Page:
Tideline Partners based in Del Mar is building a $15.5 million micro-apartment complex in Vista with apartments as small as 435 square feet.
“We’re the first project in Vista to have micro-units,” said Tideline Managing Partner Lev Gershman. “We feel like we’re addressing a need that’s underserved in North County.”
Tideline Partners is keeping the 42 apartments in the five-story Terrace Lofts project small to keep monthly rents down, Gershman said.
The firm has started construction with plans to finish by the second quarter of 2022.
“It’s not a luxury product so we can offer them at a lower price point,” Gershman said. “People shouldn’t be paying 60% of their gross income for a roof over their heads.”
Monthly rents will start in the $1,600 range for studio apartments to about $2,600 for apartments with dual master bedrooms, Gershman said.
The apartments will have polished concrete floors, recessed LED lighting, wood grain finish cabinetry, ceilings that are more than nine feet high, ceiling fans, and a microwave oven instead of a full-sized oven in the smaller units to save space.
“If you’re living in a studio, you’re not likely to be having a large dinner party,” Gershman said. “You need to be able to bake a pizza, lasagna or a chicken.”
To give the apartments a roomier feel, each apartment will have a balcony of at least 75 square feet, Gershman said.
To encourage people to get out of their cars, Terrace Lofts will have eight bicycle lockers with charging stations for electric bikes and a workshop stocked with tools in the parking garage where residents can make bike repairs.
“It’s a healthier lifestyle and it’s healthier for the carbon footprint and less congestion,” Gershman said. “It’s one of those things that we felt passionate about. They could just sit vacant but we don’t think they will. It seems like folks who never used to ride a bike are considering that (electric bikes) as an option because all of a sudden you can go up a hill without any concern.”
The workshop also could be used to assemble modular furniture.
On a clear day, residents will be able to catch a glimpse of the ocean from what Gershman called 500 square-foot a rooftop nest that will include a fire pit, a barbecue and a living plant wall.
No commercial space is planned to start, but Gershman said two ground-floor apartments will be designed so they can be converted should the demand for commercial space pick up.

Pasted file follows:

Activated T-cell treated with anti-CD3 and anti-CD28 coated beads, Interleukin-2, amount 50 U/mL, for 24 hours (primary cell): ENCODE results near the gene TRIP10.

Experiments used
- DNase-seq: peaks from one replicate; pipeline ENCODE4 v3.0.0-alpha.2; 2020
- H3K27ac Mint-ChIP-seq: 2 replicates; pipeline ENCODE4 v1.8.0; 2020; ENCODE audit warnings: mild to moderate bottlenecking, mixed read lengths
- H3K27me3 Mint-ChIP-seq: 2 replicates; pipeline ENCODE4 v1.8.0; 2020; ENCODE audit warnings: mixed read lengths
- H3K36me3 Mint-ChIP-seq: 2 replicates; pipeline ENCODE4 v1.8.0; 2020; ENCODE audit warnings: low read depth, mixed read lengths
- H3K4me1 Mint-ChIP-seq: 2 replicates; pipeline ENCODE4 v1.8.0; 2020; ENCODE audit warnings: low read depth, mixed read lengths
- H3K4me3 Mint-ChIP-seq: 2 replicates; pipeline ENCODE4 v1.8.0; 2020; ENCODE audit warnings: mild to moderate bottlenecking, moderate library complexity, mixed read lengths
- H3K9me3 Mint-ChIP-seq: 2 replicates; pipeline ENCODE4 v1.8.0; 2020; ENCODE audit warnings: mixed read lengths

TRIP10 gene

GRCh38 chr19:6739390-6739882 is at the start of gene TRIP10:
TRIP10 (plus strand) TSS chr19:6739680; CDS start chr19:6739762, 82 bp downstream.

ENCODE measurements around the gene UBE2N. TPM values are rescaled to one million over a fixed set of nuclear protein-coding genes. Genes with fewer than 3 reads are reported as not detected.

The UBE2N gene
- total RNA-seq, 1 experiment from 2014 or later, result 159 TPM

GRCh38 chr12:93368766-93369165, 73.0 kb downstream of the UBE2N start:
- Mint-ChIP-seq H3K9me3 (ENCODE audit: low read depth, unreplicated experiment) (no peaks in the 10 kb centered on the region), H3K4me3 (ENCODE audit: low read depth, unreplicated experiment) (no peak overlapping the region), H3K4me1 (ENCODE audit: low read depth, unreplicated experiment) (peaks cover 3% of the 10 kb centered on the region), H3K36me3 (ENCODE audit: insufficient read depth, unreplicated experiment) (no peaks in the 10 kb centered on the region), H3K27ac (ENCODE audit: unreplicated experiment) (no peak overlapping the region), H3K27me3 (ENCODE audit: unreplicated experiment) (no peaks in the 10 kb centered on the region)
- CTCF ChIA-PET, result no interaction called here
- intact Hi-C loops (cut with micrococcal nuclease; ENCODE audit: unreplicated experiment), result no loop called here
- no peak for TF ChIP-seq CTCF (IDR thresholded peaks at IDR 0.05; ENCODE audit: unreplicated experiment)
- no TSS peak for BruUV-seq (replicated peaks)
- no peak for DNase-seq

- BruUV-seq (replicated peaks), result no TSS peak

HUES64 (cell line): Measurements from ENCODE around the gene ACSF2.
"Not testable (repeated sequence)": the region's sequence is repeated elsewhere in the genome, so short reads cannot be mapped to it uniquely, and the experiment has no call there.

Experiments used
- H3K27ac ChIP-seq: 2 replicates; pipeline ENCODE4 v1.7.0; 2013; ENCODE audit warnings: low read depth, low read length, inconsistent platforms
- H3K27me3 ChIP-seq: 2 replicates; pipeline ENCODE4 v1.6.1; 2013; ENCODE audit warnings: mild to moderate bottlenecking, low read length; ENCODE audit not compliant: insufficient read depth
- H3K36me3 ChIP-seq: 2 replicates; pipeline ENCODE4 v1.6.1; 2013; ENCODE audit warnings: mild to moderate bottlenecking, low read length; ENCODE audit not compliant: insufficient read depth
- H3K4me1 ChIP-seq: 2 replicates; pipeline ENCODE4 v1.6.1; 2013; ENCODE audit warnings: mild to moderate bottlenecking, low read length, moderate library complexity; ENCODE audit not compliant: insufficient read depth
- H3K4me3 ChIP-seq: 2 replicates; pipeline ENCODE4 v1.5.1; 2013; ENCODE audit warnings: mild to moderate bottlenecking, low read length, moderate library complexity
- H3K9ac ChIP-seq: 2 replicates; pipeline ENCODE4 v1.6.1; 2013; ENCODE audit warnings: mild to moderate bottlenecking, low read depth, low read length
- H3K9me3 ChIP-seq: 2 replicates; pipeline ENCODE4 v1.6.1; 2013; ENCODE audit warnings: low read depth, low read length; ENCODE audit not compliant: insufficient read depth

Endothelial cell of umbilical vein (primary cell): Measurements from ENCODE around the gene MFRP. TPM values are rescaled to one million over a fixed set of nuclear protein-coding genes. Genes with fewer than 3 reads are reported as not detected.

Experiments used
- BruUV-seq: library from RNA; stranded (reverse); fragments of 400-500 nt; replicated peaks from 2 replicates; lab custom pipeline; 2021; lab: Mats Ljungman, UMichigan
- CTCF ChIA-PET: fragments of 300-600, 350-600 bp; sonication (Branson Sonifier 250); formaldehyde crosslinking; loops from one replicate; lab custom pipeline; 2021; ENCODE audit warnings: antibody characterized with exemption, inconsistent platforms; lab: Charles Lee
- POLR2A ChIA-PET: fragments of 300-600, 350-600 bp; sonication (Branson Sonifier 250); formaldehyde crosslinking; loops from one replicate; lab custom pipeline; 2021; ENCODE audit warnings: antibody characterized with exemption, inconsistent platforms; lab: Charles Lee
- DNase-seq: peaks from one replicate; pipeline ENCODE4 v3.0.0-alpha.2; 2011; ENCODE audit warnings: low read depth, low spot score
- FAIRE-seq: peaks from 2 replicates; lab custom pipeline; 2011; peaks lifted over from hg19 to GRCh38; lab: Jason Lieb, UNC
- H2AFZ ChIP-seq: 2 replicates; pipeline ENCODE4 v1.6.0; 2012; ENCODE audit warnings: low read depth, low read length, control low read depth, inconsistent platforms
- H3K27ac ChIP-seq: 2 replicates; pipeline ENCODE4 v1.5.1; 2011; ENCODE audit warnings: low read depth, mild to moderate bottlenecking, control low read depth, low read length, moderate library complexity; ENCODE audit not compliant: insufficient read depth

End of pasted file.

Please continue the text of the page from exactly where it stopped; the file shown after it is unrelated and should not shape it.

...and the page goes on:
“There’s too much old stuff that needs to be absorbed before we think new commercial makes sense,” Gershman said.
To break up the massing of the 60-foot-tall buildings, Gershman said they have been designed to look like two separate buildings with a tower in the middle.
“We felt a high level of responsibility being the first market rate property in that district to really set the bar.”
Terrace Lofts will be in a portion of downtown Vista along the redeveloped Paseo South Santa Fe Avenue between Vista Village Drive and Civic Center Drive where the city is trying to attract art-related projects and tenants.
“We’re focusing on projects that have a connection to the creative culture in Vista, the crafts culture in Vista,” said Kevin Ham, the city’s director of economic development. “Art is a big part of the Vista community.
As part of the Paseo Santa Fe redevelopment, Ham said the city included art pieces in the two new roundabouts that have been finished and will include one in a third that is part of the final phase of the redevelopment.
Ham said Tideline Partners “has really gravitated” toward the city’s plan with plans for a 60-foot tall mural on an exterior wall of their project.
Gershman said the mural will face the historic core of downtown.
Tentative plans are to bring an internationally renowned muralist from the Netherlands to live in Terrace Lofts while working on the mural and share his skill with local artists.
“We’re really leaning into this idea of trying to support what will become an area where artists are living and creating,” Gershman said.
Tideline Partners was drawn to downtown Vista because “it’s a really, friendly, human scale,” Gershman said.
“You could really traverse the entire downtown on foot or bike very quickly,” Gershman said.